Baby teeth are eventually pushed out by adult teeth growing up. It’s possible for second teeth to come through decayed if baby teeth are not looked after.

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Picture from www.healthtap.com

Signs and symptoms

The following signs and symptoms suggest that teeth are on the way. Babies are a little more grizzly and clingy and may have a clear nasal discharge and dark pink puffy gums. Some babies experience ear infections while others have a slight fever just as teeth erupt. Drooling, as mentioned earlier, is associated with a developmental phase that is happening while bub is teething. Dry red cheeks may be present but not necessarily a symptom of teething.  Smelly, poo and an angry red nappy rash may be present. Babies and toddlers may be off solid food but there is no need to worry as the enjoyment of eating will return. Babies and toddlers may experience all, some or none of these signs and symptoms of teething.

Give comfort

When babies are teething you can help them feel more comfortable by giving them cold drinks and foods – use a feeding net if they are too young to handle solid food. Reduce the risk of biting you and their play mates by giving them something to chomp on like a large cold chicken bone, lamb bone, a cold solid teething ring, wooden toy or a slightly dampened washer that has been cooled in the freezer. There are natural remedies such as amber necklaces, topical gels, oils, powders and mixtures that work systemically to reduce fever, pain and induce calm. Make sure you get professional instruction for how and where to use these products. If your littlie is having a particularly bad day and won’t be comforted by these suggested measures, administer an anti- inflammatory or analgesic medication recommended by your local pharmacist.

Provide babies and toddlers with a healthy diet and a balanced and settled day. This will help reduce the poor behaviour that teething often gets the blame for.

All children are different when it comes to what helps when teething so keep positive while you try to find a remedy that works best for your child.

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This article was brought to you by Jan Murray, Private Child Health Consultant who is an internationally renowned expert in her field. Jan encourages parents in the area of infant sleep, nutrition, activities and family balance. 

Spring is in the Air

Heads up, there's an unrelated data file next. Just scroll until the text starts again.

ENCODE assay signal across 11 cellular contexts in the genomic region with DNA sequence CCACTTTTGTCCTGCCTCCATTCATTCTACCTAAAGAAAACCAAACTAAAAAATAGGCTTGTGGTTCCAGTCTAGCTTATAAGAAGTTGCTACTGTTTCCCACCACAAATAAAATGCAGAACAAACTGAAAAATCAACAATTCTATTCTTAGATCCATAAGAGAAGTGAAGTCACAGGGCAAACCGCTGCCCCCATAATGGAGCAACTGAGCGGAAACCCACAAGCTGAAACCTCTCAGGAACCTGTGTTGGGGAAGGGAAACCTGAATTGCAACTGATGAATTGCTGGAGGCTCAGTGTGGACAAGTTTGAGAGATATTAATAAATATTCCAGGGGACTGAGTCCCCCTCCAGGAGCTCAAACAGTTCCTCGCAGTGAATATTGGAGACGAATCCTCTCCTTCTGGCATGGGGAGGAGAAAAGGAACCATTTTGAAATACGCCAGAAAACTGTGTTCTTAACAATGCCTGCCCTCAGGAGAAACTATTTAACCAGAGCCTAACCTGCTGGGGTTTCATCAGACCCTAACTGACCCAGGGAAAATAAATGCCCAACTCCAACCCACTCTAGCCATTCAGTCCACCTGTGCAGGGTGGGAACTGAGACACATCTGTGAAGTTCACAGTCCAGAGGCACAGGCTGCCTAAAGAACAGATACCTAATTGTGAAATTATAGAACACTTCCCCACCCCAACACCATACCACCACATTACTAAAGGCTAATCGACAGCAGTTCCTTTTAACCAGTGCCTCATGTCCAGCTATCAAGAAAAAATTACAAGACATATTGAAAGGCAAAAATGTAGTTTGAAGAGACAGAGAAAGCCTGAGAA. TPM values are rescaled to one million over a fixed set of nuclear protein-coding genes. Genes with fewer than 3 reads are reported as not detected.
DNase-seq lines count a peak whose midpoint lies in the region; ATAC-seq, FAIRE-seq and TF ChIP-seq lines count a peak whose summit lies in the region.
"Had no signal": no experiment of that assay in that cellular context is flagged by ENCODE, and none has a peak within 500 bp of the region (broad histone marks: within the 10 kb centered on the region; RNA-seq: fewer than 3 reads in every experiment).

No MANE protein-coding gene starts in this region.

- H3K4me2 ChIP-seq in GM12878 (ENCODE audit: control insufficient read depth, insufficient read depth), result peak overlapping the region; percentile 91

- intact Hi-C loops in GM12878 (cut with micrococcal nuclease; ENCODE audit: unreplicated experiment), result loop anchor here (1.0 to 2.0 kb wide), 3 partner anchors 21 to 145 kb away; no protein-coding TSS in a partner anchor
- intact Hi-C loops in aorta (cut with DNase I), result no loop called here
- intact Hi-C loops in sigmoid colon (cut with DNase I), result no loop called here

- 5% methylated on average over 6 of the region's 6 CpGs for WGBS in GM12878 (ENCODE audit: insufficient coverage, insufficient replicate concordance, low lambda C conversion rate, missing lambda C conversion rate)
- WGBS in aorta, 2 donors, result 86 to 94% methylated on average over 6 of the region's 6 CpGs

By Guest blogger Kylie Lannan

walking

Spring has arrived and with it comes some terrific opportunities for your child’s development as well as expanding their experience of the outdoors.

It is my favorite time of year here in Brisbane. It is a great time to get out and about; exploring parks, beaches and many places in between. However, often with this outdoor fun come some hazards that we as parents must be diligent about. In particular we must be constantly alert near water around the home and in public places. Babies and young children are inquisitive by nature and this can put them in danger or result in a tragic accident.

On the flip side I feel that this need for alert puts fear in parents, which at times drives us to be overprotective of our children. How expectations on parents have changed when comparing to the way my parents allowed me to play and explore as a young child. I remember playing with friends down at the local creek, going to visit the horses in a local orchard and playing hide and seek around the neighborhood. Very different to suburban living in 2014 where there are so many more dangers both real and perceived. It is such a balancing act for parents today to find that middle ground which allows their children to explore and keep them safe at the same time.

Spring also means children’s tender skin is exposed to the harsh Australian sun. On one hand we need sunlight for good health however sunburn is painful and harmful to children’s delicate skin. Research has linked childhood sun exposure to developing skin cancer later in life so precautions must be taken to minimize skin exposure. A safe environment requires that parents be diligent and to follow the Cancer Council of Australia’s message of “Slip, Slop, Slap, Seek and Slide.” Hat, sunscreen, shirt, shade and slide on sunglasses are the actions we need to take to protect our skin from the harsh sun.